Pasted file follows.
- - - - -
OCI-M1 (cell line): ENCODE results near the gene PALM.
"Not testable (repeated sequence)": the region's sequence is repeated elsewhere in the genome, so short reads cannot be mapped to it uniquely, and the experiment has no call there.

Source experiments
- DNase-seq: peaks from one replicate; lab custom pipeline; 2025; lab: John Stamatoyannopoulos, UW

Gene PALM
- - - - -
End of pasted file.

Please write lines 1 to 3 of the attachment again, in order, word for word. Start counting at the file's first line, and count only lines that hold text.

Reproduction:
OCI-M1 (cell line): ENCODE results near the gene PALM.
"Not testable (repeated sequence)": the region's sequence is repeated elsewhere in the genome, so short reads cannot be mapped to it uniquely, and the experiment has no call there.

Source experiments